Remember the coach who flew 30 missions
The NFL season starts today, and many of us will be watching Tom Brady and the Bucs play the Cowboys on Sunday night. I understand that they played a game on Thursday, but I can't get used to that yet. Maybe I will eventually, but I still think of Sunday as pro football day.
It's also September 11, and talking about heroes is a good thing today. We remember a big hero named Coach Tom Landry, who was born in Mission, Texas on this day in 1924.
On the field, Tom Landry's numbers were second to none. Landry led the Cowboys to five Super Bowls and won two. He coached his last Cowboys game in 1988, but he is still a legend around here. If you travel from Dallas to Ft. Worth, you will be on Tom Landry Highway, or the portion of I-30 that connects both cities. I know of one school named after him in the area and a new stadium in his hometown.
Tom was inspired to join the armed forces in honor of his brother, Robert. Robert Landry had enlisted in the Army Air Corps after the attack on Pearl Harbor. While ferrying a B-17 over to England, Robert Landry's plane had gone down over the North Atlantic, close to Iceland. It was several weeks before the Army would be able to officially declare Robert Landry dead.
Tom Landry began his basic training at Sheppard Field in Witchita Falls, and his pre-flight training would begin at Kelly Field, located near San Antonio, Texas.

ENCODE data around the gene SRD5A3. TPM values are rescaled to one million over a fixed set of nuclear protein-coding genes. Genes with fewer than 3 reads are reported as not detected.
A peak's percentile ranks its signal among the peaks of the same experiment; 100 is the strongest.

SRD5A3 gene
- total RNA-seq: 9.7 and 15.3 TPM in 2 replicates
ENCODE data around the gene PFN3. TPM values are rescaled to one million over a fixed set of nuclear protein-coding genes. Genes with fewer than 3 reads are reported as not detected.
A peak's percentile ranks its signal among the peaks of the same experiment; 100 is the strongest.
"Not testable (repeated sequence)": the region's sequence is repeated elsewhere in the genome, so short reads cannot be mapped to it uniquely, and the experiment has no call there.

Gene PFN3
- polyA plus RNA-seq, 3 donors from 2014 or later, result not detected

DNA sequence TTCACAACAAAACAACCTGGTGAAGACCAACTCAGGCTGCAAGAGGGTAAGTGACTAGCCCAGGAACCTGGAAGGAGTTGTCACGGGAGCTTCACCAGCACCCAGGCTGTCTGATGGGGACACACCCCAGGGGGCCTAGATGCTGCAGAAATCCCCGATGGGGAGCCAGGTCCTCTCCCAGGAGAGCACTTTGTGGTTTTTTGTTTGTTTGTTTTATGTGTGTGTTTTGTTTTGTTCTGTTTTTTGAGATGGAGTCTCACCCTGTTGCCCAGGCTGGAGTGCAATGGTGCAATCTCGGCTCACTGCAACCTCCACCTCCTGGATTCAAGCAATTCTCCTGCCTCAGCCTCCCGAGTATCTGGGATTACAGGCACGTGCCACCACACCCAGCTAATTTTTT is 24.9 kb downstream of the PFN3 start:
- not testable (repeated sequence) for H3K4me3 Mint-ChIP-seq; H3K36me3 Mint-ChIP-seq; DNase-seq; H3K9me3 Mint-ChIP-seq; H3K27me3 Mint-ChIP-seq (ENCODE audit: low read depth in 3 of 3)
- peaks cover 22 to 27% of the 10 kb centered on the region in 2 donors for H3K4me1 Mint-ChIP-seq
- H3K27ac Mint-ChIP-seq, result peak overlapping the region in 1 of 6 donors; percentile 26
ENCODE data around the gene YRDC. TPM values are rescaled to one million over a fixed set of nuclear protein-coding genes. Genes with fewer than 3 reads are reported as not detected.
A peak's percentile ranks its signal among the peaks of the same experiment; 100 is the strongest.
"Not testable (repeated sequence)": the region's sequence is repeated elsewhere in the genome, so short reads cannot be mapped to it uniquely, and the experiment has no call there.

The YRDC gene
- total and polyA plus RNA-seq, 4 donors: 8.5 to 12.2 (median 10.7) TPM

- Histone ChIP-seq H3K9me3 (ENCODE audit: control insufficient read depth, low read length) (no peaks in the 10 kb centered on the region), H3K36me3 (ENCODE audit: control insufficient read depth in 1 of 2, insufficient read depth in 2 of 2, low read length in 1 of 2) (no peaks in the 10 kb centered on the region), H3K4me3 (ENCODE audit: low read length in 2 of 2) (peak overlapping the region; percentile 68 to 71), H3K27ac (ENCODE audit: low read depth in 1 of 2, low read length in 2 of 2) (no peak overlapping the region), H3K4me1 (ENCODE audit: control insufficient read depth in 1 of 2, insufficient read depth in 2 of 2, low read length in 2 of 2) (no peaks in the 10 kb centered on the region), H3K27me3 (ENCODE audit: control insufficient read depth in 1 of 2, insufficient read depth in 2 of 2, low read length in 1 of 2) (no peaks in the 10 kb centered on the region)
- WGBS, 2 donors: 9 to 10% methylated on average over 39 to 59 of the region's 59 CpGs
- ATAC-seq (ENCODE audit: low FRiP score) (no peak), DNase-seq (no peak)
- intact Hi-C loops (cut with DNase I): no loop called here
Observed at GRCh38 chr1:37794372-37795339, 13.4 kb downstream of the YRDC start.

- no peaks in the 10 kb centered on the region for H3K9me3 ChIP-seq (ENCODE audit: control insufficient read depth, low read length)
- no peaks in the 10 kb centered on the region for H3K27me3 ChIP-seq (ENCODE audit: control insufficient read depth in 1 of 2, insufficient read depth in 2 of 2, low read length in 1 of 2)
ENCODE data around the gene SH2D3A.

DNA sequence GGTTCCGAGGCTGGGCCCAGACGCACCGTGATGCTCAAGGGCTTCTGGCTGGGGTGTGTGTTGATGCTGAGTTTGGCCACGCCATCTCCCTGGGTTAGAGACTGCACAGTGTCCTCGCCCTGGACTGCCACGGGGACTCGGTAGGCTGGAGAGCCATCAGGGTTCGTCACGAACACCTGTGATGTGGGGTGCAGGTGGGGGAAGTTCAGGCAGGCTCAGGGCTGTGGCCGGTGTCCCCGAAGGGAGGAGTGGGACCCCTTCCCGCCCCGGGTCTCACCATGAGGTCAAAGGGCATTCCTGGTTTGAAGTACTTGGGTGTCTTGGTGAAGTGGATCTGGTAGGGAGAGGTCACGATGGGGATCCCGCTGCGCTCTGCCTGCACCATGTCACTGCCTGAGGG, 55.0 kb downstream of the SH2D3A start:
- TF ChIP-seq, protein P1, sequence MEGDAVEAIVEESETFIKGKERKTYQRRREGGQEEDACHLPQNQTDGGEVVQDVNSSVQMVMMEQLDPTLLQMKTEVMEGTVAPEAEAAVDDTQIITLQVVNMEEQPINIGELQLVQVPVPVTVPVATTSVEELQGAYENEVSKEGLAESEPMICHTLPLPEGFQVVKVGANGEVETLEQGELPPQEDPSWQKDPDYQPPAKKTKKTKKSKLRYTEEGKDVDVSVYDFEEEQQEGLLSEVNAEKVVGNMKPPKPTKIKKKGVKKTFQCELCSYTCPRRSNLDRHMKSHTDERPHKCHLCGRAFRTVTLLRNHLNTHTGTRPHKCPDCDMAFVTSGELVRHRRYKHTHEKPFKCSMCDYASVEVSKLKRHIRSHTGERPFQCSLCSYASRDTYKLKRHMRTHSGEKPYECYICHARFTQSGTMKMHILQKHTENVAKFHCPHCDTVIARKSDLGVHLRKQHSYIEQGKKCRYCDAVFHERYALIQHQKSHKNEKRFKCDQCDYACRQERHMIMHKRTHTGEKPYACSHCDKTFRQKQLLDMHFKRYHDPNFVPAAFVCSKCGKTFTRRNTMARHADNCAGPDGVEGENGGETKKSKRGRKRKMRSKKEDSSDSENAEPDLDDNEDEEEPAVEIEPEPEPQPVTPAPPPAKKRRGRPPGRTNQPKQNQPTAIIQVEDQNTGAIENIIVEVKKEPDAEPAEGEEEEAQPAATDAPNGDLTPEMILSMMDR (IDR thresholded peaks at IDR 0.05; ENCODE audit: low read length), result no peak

Tom's first experience as a bomber was a tough one. A few minutes after take off, Landry realized that the pilot seemed to be working furiously, and it was then that Landry had realized that the plane's engine had died. Despite this experience, Landry was committed to flying.
At the tender age of nineteen, Landry was transferred to Sioux City, Iowa, where he training as a co-pilot for flying a B-17 had begun. In 1944, Landry got his orders, and from Sioux City he went to Liverpool, England, where he was assigned to the Eighth Air Force, 493rd Squadron in Ipswich. Landry earned his wings and a commission as a Second Lieutenant at Lubbock Army Air Field, and was assigned to the 493d Bombardment Group at RAF Debach, England, as a B-17 Flying Fortress bomber co-pilot in the 860th Bombardment Squadron.
From November 1944 to April 1945, he completed a combat tour of 30 missions, and survived a crash landing in Belgium after his bomber ran out of fuel."
Wonder how many people knew that story of service and valor? I did not. It was not until he became gravely ill that I read about his life and realized that this man Landry was a war hero as well as a famous coach. Maybe this is why he handled adversity so well. I guess that you would if you were flying one of those B-17s and fighting to survive every minute.
Landry died from leukemia in 2000.